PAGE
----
"Your honor, he was not a whistleblower, he was traitor."
As an intelligence analyst in Iraq, Manning had pledged under oath to safeguard sensitive information held by the government, but he "abused and destroyed this trust," Fein said.
The 25-year-old Manning has already admitted to leaking hundreds of thousands of classified diplomatic cables and battlefield intelligence reports to the anti-secrecy website WikiLeaks.
But he has denied other charges against him, including the most serious count that he knowingly helped Al-Qaeda.
That charge carries a possible life sentence, and civil liberties groups have warned that a guilty verdict could have a chilling effect on government whistleblowers and journalistic inquiry.
Displaying a photo of Manning smiling and looking "gleeful" -- allegedly after he began his document dump to WikiLeaks -- Fein said evidence in the court-martial showed Manning had wanted to wreak havoc.
Manning "wasn't interested in oaths," Fein said. "He was interested in making a name for himself."
Working in military intelligence in Iraq, Manning had been trained to know that "terrorists" use the Internet to gather information for attacks against the United States, he said.
Manning was aware that WikiLeaks had been identified in three military intelligence reports as a possible threat to national security, as the site sought to expose classified material, according to Fein.
The prosecution depicted Manning as agent for WikiLeaks after having corresponded with founder Julian Assange and others in the organization.
From November to December 2009, Manning was "searching for topics related to one mission -- finding and disclosing what WikiLeaks wanted," Fein said.
The material Manning leaked included a cockpit video of a US Apache helicopter attack in Iraq that killed 12 people, including two Reuters employees.
Fein said Manning was irresponsible in releasing the video and that he did it because he thought it would be "cool" to pass the footage to a "bunch of anti-government activists and information anarchists."
In an online chat, Manning described the impact of his document dump as a "beautiful and horrifying thing," the prosecutor said.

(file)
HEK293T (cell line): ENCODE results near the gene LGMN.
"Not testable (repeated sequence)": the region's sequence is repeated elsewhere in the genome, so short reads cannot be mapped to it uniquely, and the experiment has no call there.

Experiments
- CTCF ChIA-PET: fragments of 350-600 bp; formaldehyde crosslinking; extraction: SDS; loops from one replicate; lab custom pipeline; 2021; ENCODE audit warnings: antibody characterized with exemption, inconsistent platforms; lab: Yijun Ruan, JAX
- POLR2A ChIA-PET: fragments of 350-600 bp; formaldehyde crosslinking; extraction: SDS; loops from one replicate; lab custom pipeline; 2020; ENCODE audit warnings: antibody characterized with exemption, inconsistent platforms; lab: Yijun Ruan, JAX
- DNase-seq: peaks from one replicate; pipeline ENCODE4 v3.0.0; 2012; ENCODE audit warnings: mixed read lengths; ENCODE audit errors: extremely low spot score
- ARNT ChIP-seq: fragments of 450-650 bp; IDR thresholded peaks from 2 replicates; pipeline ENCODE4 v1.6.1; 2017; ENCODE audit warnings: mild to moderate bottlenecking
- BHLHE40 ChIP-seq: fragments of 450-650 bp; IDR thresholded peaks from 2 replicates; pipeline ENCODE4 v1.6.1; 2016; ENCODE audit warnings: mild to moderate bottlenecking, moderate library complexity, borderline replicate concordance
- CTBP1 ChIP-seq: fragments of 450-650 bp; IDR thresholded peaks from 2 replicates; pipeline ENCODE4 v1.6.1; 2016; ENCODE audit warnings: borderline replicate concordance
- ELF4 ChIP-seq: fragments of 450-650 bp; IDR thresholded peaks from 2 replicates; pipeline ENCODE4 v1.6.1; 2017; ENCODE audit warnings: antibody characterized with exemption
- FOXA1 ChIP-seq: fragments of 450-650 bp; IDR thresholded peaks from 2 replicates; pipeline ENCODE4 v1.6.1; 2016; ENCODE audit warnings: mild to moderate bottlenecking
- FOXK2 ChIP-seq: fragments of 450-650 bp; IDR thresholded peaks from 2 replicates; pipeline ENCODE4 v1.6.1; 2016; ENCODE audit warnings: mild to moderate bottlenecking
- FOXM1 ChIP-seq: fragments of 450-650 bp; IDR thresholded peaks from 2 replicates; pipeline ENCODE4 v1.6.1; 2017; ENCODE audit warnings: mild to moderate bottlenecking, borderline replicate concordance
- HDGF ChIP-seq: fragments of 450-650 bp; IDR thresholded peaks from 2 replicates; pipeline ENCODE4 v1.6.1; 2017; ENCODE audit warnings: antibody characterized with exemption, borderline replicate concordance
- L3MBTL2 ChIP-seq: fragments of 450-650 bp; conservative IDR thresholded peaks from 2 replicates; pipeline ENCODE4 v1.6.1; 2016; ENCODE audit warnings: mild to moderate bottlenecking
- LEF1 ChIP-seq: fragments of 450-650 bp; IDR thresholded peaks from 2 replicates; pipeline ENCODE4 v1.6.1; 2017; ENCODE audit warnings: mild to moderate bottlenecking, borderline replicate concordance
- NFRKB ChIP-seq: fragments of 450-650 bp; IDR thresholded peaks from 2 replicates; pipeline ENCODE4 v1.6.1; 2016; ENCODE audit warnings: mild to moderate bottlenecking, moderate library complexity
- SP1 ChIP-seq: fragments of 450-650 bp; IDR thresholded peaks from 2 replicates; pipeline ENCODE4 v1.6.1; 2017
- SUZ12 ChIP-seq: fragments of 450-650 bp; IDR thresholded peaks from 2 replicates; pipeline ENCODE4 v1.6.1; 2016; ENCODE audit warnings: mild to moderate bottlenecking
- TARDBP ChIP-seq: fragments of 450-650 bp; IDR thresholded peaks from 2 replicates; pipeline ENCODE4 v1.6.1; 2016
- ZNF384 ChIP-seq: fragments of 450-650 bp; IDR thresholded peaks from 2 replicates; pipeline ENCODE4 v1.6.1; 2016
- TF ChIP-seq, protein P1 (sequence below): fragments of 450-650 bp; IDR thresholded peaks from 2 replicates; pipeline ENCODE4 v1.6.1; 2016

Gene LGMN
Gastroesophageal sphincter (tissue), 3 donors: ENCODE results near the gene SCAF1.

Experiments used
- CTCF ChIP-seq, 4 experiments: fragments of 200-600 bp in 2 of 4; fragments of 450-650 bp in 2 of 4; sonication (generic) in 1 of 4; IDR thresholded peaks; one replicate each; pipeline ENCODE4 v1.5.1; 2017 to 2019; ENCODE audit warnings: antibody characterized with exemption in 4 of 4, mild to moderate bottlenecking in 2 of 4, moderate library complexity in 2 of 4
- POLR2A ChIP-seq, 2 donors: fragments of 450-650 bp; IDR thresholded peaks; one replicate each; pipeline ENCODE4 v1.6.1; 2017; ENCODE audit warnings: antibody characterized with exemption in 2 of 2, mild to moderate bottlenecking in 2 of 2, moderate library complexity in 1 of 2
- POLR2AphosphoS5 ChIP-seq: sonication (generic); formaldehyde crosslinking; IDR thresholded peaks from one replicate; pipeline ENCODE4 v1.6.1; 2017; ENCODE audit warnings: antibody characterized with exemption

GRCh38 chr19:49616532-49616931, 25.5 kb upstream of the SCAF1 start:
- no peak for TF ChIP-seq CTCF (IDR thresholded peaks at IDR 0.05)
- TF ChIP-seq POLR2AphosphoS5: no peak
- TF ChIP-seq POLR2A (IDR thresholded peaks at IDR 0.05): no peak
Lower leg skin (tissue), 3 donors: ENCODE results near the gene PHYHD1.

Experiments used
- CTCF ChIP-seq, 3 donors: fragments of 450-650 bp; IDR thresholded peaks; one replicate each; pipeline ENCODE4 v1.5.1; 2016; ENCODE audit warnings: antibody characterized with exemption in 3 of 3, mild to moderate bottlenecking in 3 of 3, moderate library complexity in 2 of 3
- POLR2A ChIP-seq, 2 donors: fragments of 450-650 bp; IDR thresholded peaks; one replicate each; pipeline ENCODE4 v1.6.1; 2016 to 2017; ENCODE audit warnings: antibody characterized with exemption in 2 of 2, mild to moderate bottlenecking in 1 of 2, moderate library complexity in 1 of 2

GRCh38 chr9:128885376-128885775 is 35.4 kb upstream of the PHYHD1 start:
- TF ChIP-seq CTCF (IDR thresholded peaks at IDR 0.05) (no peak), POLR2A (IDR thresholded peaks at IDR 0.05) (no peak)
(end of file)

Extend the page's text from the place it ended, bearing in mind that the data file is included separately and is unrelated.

"These are not the words of a humanist, but the words of an anarchist."
The defense is due to offer its closing argument on Friday. Then the judge, Colonel Denise Lind, will deliver a verdict possibly as soon as this weekend, three years after Manning was arrested in Iraq.
Born in Oklahoma to an American father and a Welsh mother, the slight, bespectacled Manning has said he wanted to shed light on US foreign policy abuses.
Manning says he believed the reports he saw in his job "needed to be shared with the world" and that doing so "would help document the true cost of the wars in Iraq and Afghanistan."
He has pleaded guilty to 10 lesser chargers of federal espionage, computer fraud and wrongful storage of classified information, which could carry a sentence of up to 20 years in prison.
Prosecutors are trying to prove 12 additional counts, including theft of US property, exceeding authorized access on a government computer and the "aiding the enemy" charge.
Even if he is acquitted of aiding the enemy, Manning faces a possible sentence of 154 years behind bars.
The court-martial has taken on added importance in the wake of revelations from another young man working with classified information, Edward Snowden.
The former IT contractor at the National Security Agency recently blew the lid on US surveillance of phone records and Internet traffic.
The outcome of Manning's trial could have implications for the case against Snowden, if he is ever extradited to the United States after having fled to Moscow via Hong Kong.